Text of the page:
Maybe you want to use GPLv3 and dual license to a proprietary license when it’s a matter of proprietary plugins support. And the GPLv3 (plus plugins) version would be always open.

So the free software (plus free software plugins) version will deliver a “zero-cost, open-source, unlimited platform for modular synthesis”

If I understand correctly (sorry, tiring day :slight_smile: ) Keeping the GPLv3 with an exception for freeware, sounds against your mission statement to keep a zero-cost, open-source (bold intended)

The proprietary (dual licensed) version could work with freeware / other proprietary plugins at the rules that you would decide.

Keep in mind that when you will have contributions to VCV Rack you would have to have a copyright transfer from the contributors if you would want to dual license.

my 2 cents and always IANAL (I Am Not A Lawyer)

Thanks for VCV!

2 Likes
(Jakulley) #7

This seems like a savvy move to help keep VCVRack cohesive and community-driven. Commercial modules should be subordinate to the project as a whole.

1 Like
(Andrew Belt) #8

That’s what this is. See the exceptions to the GPLv3 license in the post.

The existence of freeware plugins does not affect the existence of open-source plugins or the VCV Rack project. Classic “if you don’t want it, don’t download it” idea.

I addressed this in the last sentence in my post.

(beatpanic) #9

Thanks. Sounds like a good plan (and move) to me!
I guess you have already consulted a real license expert

Good stuff, for what is worth thumbs up :+1: from my side

1 Like
(Andrew Belt) #10

Your “What’s the point of GPL if you have a freeware plugin exception?” question is a good one. The answer is:

My goals are not parallel to the Free Software Foundation, but their GPL license is ideal for my goals regardless. If someone makes a fantastic Rack fork, I’d be unable to merge their changes into Rack (without a copyright reassignment from them) because of my proposed license exceptions and the upcoming commercial Rack fork project. But over the last two years I’ve realized that I’ll likely never want to do that anyway because I can do everything I want in-house given enough salary.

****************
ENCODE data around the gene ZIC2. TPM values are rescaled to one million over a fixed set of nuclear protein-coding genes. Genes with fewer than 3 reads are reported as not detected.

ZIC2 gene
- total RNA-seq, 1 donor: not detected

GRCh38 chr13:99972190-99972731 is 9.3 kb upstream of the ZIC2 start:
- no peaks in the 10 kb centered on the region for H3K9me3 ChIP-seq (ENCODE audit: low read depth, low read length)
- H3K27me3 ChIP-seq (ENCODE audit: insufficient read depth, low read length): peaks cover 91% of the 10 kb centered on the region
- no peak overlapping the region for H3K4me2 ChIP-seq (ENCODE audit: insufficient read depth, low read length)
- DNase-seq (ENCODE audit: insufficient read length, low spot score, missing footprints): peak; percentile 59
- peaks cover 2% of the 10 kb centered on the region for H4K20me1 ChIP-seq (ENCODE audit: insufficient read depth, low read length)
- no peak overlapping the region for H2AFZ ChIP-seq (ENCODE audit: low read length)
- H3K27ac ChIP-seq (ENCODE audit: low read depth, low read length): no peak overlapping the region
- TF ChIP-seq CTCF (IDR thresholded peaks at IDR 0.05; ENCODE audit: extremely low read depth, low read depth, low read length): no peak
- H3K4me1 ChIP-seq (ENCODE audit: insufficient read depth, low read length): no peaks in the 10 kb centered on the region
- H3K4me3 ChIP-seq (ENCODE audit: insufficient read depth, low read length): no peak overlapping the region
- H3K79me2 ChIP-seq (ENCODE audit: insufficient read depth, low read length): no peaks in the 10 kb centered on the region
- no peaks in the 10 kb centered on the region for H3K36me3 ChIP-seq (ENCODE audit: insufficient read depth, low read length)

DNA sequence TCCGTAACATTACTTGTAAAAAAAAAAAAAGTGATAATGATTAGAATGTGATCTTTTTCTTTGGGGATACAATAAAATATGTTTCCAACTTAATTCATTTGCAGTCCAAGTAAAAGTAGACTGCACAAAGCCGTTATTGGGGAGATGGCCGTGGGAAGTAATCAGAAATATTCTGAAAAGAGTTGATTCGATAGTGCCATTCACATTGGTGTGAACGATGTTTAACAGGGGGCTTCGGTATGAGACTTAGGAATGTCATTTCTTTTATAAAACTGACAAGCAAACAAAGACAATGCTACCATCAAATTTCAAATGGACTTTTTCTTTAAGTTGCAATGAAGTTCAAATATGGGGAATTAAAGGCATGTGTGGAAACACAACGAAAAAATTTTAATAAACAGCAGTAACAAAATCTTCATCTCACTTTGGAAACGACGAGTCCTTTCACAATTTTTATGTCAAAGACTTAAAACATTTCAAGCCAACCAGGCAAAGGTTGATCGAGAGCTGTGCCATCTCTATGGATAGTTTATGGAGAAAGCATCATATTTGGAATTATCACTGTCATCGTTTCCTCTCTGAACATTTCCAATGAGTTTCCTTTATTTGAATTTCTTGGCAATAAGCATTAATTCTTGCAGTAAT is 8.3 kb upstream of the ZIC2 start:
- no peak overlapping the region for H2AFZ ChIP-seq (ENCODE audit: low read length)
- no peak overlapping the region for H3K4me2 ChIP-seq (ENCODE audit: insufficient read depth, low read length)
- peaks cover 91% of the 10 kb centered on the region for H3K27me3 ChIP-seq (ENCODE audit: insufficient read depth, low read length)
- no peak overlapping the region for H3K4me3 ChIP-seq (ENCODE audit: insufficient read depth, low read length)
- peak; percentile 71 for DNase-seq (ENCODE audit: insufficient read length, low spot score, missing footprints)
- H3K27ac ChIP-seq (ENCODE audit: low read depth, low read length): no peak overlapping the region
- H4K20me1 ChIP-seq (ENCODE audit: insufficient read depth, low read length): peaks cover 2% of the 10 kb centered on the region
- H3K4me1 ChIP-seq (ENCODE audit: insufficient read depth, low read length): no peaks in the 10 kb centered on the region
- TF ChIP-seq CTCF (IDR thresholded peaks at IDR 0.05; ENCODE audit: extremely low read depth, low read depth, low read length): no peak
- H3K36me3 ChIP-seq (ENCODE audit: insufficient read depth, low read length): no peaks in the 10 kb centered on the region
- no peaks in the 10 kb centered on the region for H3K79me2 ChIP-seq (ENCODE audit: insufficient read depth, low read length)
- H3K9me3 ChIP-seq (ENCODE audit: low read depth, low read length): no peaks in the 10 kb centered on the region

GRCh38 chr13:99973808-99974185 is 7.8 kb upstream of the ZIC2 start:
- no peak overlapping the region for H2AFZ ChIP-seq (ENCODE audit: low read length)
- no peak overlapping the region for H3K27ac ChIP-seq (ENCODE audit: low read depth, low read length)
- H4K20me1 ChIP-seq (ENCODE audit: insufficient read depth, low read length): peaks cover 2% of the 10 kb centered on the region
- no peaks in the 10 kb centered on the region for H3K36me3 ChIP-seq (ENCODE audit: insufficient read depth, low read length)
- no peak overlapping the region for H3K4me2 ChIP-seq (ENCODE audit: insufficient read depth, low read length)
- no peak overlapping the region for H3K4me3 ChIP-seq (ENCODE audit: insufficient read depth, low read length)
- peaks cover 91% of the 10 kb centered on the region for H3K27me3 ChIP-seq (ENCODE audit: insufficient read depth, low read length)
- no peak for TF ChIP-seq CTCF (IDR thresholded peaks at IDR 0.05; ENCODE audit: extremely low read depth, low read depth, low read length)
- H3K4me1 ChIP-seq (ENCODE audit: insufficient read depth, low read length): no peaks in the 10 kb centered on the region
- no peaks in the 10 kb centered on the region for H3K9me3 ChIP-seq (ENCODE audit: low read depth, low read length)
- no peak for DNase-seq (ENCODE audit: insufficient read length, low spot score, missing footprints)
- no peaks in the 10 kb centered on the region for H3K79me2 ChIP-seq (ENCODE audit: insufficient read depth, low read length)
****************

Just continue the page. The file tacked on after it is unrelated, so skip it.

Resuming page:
1 Like
(Patrick Robert) #11

As a user only, I’m all for anything that helps or the pushes the project forward. Anything that is good for the community as a whole. I’m a firm believer in VCV and hope it will go on for years to come and most surely will.

I’ve already bought most of your plugins including other ones from 3rd parties and will continue to do so.

1 Like
(beatpanic) #12

Yup, all fine. It’s your baby!

Although I would suggest to consult a license expert if it would be possible (if you did not do it already!)
Just to double check the GPLv3 with the exception for freeware/proprietary non commercial plugins.

1 Like
#13

I’m reading the license but it’s a bit difficult to tease out the full ramifications of how this would affect the program.

Wondering what the key differences/takeaway …versus how things have been conducted until now are… ?

(Andrew Belt) #14

I’ve explained a lot in the “What about…” sections. What do you want to know more about specifically?

(Martin Lueders) #15

I am not a license expert at all. I am wondering about the consequences of that if I used part of my code in VCV plugins (open source as well as commercial through the VCV store) and also in commercial non-VCV plugins (VST, or possibly for other modular hosts), or even in microcontroller based hardware modules.